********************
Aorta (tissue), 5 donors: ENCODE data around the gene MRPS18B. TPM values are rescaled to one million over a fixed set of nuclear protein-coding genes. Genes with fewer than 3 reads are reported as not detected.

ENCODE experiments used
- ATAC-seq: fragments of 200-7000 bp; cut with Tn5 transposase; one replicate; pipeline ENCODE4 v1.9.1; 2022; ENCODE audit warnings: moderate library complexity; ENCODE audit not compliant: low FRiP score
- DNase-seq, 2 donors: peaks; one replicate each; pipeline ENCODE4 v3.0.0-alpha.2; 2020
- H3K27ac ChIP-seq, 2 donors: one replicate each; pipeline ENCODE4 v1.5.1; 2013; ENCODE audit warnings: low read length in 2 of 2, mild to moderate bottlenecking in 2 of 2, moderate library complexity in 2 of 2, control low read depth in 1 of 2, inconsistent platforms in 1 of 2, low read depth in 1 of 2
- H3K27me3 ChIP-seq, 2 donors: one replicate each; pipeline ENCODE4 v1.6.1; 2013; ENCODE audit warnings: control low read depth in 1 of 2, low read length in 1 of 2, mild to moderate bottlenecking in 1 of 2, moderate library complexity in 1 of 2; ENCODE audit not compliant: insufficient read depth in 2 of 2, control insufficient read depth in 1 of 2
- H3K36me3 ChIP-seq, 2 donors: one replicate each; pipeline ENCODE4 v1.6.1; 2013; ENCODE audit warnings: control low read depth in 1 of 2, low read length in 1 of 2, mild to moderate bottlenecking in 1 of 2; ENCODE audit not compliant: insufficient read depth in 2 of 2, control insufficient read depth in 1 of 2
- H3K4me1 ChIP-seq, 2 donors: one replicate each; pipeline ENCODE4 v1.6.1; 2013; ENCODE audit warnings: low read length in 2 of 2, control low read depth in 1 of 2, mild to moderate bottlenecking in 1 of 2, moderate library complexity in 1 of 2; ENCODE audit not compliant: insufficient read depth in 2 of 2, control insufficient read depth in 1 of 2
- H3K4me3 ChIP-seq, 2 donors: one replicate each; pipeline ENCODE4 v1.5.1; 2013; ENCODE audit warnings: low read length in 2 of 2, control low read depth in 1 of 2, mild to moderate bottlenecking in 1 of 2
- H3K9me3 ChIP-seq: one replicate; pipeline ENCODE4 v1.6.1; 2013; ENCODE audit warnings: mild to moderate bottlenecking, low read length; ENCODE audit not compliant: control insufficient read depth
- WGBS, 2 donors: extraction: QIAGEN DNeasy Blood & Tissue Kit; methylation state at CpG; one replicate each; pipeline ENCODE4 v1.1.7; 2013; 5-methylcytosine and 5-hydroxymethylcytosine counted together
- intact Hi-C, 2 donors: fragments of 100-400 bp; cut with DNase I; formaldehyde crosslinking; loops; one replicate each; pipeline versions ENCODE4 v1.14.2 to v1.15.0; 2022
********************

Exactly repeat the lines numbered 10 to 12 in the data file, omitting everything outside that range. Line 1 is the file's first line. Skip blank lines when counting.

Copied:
- H3K9me3 ChIP-seq: one replicate; pipeline ENCODE4 v1.6.1; 2013; ENCODE audit warnings: mild to moderate bottlenecking, low read length; ENCODE audit not compliant: control insufficient read depth
- WGBS, 2 donors: extraction: QIAGEN DNeasy Blood & Tissue Kit; methylation state at CpG; one replicate each; pipeline ENCODE4 v1.1.7; 2013; 5-methylcytosine and 5-hydroxymethylcytosine counted together
- intact Hi-C, 2 donors: fragments of 100-400 bp; cut with DNase I; formaldehyde crosslinking; loops; one replicate each; pipeline versions ENCODE4 v1.14.2 to v1.15.0; 2022